00:20:27amiller:yeah all that's correct
00:21:54petertodd:amiller: how long do the proofs take to generate?
00:22:06petertodd:amiller: (I mean, with your best implementation?)
00:22:21amiller:petertodd, there is a "cheap plaintext" option that takes no time at all to produce
00:22:33petertodd:amiller: sure, I mean the non-plaintext version
00:22:35amiller:honest, hardworking, salt of the earth solo miners can take that route
00:22:47amiller:the best score i got (using Pinocchio, mind you) is 7 minutes
00:23:09amiller:that's assuming a lot of parallel power, we called it $45 in ec2 credit
00:23:29petertodd:hmm, I was thinking about the feasibility of, say, implementing it on dogecoin given that doge has succesfully hardforked multiple times, and the community might be right for it... but 7 minutes is >> their 1 minute block time
00:23:57petertodd:damn, how parallel is that?!
00:25:18petertodd:adding a varience reduction mechanism is probably more plausible :)
00:25:52amiller:well you need both
00:26:03amiller:also the snark version is really only important for discouraging hosted minig
00:26:03petertodd:well, I mean just adding it
00:26:28amiller:the simpler "weak non-outsourceable" version is already a good way of making pools impractical
00:26:40petertodd:well, I suspect pools would just start asking for deposits - you do need the privacy
00:27:30amiller:yeah it's a good point
00:27:33petertodd:you should also have the snark-using blocks give some small additional reward to the next miner building on them to give an incentive to not just mine on top of the first block seen
00:28:29petertodd:(actually, that doesn't need to be an explicit part of the protocol if coinbase outputs can be spent immediately)
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00:35:54andytoshi:are there plausible variance reduction mechanisms?
00:37:35petertodd:andytoshi: well, p2pool does it, treechains does it as a sideeffect - I'm sure they exist, although there may be some edge cases where you can mine invalid blocks and get credit for it - not sure if that's actually much of an issue though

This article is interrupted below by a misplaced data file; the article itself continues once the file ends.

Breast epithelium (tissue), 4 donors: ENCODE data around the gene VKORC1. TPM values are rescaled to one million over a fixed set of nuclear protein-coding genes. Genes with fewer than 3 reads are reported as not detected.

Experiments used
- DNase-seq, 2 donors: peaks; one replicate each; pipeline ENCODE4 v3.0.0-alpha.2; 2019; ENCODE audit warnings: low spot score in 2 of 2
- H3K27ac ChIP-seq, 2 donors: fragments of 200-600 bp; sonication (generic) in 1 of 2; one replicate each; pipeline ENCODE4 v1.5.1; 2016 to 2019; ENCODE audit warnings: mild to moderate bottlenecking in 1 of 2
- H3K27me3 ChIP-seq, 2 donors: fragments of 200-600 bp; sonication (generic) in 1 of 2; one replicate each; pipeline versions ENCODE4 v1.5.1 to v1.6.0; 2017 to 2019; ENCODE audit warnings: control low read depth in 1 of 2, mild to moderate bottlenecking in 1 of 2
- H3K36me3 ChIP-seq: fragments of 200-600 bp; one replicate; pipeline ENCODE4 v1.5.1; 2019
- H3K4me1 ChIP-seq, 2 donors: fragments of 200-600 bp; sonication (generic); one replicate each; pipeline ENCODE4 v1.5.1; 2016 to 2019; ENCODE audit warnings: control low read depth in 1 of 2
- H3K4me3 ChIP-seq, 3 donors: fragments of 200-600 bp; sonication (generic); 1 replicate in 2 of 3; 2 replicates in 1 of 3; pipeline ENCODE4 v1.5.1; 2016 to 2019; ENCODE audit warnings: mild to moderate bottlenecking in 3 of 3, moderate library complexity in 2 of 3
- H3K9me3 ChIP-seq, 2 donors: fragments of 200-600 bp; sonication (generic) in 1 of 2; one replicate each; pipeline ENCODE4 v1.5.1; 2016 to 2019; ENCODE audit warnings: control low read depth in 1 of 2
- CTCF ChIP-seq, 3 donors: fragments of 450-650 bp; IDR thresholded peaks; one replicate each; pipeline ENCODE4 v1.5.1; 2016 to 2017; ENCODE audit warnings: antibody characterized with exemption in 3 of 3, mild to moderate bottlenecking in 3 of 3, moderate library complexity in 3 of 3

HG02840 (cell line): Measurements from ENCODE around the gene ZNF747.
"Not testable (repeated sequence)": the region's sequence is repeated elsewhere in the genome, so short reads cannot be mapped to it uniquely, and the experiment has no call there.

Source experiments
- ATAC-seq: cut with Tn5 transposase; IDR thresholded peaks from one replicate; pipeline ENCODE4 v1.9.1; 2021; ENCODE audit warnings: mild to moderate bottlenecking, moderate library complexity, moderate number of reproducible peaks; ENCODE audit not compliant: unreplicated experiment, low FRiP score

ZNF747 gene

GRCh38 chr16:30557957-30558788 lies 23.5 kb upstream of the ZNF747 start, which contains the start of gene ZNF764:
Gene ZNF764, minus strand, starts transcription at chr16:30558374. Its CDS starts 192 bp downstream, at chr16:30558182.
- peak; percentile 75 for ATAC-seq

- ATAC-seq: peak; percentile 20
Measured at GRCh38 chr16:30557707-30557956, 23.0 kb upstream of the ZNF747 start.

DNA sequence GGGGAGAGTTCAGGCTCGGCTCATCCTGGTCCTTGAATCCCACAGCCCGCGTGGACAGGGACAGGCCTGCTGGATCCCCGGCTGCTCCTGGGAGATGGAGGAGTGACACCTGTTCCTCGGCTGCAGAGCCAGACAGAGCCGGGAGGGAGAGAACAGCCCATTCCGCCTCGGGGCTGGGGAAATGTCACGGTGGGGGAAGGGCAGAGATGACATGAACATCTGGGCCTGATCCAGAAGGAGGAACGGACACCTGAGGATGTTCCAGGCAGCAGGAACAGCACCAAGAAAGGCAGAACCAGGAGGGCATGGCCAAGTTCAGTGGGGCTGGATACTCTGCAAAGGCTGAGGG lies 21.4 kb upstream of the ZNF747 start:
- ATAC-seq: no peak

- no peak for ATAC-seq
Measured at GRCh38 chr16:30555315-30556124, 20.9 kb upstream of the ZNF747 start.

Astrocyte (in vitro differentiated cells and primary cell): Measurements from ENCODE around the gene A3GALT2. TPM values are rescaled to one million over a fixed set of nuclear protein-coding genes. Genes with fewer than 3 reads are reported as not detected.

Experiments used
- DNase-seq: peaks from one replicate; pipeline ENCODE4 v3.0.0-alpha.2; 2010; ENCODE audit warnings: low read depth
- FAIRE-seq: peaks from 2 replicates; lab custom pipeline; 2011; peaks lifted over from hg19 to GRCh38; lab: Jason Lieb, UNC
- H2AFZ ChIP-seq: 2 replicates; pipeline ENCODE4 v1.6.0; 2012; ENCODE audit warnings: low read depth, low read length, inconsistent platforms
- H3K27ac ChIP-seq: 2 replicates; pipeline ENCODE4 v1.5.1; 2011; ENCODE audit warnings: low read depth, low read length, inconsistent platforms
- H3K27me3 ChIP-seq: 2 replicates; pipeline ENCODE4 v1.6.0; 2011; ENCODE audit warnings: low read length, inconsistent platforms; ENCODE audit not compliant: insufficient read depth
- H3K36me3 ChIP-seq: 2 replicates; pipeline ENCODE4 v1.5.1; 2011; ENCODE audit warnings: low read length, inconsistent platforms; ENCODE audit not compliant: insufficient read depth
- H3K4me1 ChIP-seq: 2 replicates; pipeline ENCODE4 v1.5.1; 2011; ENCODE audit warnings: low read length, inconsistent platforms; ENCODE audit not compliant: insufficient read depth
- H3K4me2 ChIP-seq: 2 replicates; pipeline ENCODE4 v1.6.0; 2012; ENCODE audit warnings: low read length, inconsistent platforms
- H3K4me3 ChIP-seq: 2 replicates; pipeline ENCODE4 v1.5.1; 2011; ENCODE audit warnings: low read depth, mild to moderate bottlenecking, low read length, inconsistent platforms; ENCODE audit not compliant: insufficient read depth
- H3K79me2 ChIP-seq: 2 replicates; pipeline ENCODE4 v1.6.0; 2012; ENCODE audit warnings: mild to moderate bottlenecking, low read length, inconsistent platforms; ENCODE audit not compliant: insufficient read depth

00:37:52amiller:i'm starting to worry that they might be incompatible with this long delay problem
00:38:17petertodd:amiller: long delay?
00:38:23amiller:if you can incrementally build on top of small work, but there's a significant delay needed to make the zero knowledge proof, then people will have moved on
00:39:11andytoshi:sure, p2pool does it, but its scalability is limited so you need to be able to add an indefinite number of p2pools..can you create a PoW which supports that but where people are somehow forced to use p2pools?
00:39:23petertodd:amiller: oh, see, I was thinking for varience reduction it should be enough to just give out rewards to people who have proven they computed some share at some subdifficulty (obvs timestamped)
00:39:24andytoshi:i like treechains, though i don't have a concrete idea of what the incentives will look like
00:39:37amiller:i see
00:39:40amiller:yeah that could be, why not
00:39:48petertodd:andytoshi: treechains is really bizzare re: incentives, because multiple incentive systems can exist simultaneously on it
00:40:20petertodd:amiller: what's interesting there is it can be done as a soft-fork by forcing the coinbase txouts to be anyone-can-spends, where you spend them by providing those proofs
00:41:40andytoshi:with this ghash scenario we have this weird situation where people are applying zero thought to mining and donating hashpower to the first google result. so what i'd like to think about is, can you design a system where it's not sensible to blindly donate hashpower like this
00:42:38andytoshi:dropping variance by having a treechain system where every subchain has the same rules might be worth thinking about
00:43:11petertodd:andytoshi: yeah, but remember, that means the coins being created in the subchains have to be valuable - not a trivial prospect
00:44:48andytoshi:iirc your original treechain proposal had every txout landing in a different random sidechain, so the effect of the sidechains was to shard the PoW but not do anything else from a user's perspective